What are some of AEC’s core strengths that you’ll keep in place? Where do you see room for improvement?
We’ve always been successful at distribution and fulfillment. Those areas will continue to develop and to grow exponentially. VMI is now a core business. And on top of that, we’ve already started to branch out into managing distribution centers for other businesses. It’s the same systems we use at Alliance, but are now able to leverage to run other distribution centers, which becomes, for us, another new revenue stream.

AEC’s future is in vendor-managed inventory, among other things, then?
I see our future continuing to grow in our predominant products, which, right now, are DVDs and CDs. There’s no reason why we couldn’t start to adopt new products with the same abilities and distribution capabilities. Among those on our VMI roster are Sears, Meijer, Toys R Us, CVS Drug Stores, BrandsMart (a very strong South Florida electronics retailer) and a hybrid situation with Barnes & Noble. Those brands are all experiencing success with our programs and we’ve been able to evolve from total dependency on specialty music retailers to these general retailers. There is every reason to expect this expansion to continue.

Who do you see as your competition? Do Handleman & Anderson more closely match up to you now, rather than traditional one-stops?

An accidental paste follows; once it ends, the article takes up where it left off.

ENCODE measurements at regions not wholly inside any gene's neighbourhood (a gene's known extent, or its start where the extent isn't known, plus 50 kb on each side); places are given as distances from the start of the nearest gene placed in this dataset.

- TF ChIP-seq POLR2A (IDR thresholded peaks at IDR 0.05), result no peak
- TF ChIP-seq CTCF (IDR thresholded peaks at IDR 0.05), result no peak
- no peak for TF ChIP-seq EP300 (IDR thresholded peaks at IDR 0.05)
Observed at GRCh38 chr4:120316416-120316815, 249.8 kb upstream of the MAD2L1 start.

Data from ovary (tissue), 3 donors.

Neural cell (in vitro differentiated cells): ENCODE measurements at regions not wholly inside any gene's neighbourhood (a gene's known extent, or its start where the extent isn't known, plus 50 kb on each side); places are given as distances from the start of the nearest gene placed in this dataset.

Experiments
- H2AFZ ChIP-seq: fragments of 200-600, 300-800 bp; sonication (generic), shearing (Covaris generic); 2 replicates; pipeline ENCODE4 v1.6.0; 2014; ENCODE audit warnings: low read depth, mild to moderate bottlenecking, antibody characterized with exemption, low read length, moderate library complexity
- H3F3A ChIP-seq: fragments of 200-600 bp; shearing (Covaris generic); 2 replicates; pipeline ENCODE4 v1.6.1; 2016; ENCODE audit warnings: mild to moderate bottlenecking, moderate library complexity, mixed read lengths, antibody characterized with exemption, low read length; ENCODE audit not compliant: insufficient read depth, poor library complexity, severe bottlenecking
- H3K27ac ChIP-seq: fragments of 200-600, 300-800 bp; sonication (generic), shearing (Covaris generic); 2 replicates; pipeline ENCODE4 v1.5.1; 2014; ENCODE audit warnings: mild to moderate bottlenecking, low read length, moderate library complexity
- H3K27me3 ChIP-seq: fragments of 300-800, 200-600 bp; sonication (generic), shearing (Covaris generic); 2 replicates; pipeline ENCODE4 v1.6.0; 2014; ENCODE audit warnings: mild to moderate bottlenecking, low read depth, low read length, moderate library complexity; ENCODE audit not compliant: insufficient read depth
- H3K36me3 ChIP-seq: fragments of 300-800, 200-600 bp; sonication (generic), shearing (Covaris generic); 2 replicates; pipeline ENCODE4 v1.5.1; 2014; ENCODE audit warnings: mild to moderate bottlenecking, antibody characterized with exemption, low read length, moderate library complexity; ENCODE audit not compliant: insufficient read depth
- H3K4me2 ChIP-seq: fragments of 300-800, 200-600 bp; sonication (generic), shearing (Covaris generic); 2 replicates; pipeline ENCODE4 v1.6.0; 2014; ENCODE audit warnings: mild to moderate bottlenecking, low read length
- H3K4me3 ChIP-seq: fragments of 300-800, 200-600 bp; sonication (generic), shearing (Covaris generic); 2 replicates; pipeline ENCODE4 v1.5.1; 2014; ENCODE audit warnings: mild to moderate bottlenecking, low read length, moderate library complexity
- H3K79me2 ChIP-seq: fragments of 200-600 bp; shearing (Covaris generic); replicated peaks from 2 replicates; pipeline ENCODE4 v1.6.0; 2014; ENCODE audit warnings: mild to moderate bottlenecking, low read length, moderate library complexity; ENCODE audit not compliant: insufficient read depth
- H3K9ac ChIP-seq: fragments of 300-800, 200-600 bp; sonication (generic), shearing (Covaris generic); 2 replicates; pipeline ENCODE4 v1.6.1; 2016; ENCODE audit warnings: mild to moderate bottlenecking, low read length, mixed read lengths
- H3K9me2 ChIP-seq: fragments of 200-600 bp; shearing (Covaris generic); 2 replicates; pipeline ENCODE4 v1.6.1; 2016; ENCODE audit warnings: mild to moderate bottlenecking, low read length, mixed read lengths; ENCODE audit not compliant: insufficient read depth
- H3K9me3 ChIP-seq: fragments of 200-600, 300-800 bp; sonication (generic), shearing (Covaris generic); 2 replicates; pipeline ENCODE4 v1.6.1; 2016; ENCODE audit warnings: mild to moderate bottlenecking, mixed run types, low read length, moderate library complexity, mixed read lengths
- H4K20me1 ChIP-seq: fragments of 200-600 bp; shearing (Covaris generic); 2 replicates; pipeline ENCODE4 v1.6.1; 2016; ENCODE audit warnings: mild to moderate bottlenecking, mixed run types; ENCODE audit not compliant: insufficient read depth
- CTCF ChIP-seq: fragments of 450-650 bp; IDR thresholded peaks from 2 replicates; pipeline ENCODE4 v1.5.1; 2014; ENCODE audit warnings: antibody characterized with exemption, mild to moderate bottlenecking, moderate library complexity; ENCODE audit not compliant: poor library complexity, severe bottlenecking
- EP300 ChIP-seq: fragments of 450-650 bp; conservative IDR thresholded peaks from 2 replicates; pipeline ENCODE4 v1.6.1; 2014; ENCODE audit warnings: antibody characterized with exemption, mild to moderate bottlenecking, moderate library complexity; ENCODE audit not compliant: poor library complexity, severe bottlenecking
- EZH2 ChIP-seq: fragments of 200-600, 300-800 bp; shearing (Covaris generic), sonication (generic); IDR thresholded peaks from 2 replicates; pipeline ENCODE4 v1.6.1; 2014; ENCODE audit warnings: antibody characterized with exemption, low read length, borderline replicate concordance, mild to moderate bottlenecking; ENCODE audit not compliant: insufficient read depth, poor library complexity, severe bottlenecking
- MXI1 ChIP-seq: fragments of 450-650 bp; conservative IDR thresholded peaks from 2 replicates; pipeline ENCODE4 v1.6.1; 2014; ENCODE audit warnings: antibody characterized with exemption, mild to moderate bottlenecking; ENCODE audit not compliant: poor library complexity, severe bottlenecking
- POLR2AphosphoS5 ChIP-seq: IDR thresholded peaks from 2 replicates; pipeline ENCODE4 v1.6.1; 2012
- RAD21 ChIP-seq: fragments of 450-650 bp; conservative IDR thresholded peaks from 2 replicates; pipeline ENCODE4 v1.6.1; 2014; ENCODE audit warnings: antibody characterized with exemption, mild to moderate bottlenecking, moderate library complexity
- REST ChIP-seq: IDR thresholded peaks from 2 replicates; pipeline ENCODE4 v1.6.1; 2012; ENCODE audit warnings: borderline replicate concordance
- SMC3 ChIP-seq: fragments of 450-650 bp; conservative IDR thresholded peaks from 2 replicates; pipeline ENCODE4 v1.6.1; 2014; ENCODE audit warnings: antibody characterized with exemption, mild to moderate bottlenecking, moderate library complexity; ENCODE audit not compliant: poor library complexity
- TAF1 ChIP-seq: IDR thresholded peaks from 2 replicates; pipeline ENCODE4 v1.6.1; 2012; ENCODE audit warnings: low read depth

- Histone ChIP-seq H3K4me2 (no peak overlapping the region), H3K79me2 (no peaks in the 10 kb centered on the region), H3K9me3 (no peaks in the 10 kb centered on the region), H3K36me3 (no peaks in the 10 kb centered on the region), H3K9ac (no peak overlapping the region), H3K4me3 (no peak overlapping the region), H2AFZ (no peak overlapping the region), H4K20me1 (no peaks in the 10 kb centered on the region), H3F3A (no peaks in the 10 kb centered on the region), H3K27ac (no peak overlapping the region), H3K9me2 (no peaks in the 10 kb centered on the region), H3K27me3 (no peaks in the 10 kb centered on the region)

There’s a wide variety of what I’d call competitors or suppliers. H&A do a very good job for a specific couple of customers at a very, very large scale. We have thousands of customers for whom we must perform a broader range of services, with an extremely large SKU [store-keeping units] count. They really are different businesses to a certain degree. Although we do play in the same VMI world, as far as managing SKUs, there are suppliers who can become competitors, or partners. That’s something we have to keep an eye on.

Many suppliers are now going direct. How does that affect you?
As these consolidations continue, there’s only a certain level of service they will be willing to extend. Still, Alliance’s business continues to grow, in many different fashions. There’s no set recipe. Customization is important but flexibility is probably the most important factor. You’ve got to be nimble and flexible to be able to adapt to most environments. That’s where we’ve really been able to show our strengths.

How do all the mergers and acquisitions affect the wholesale business?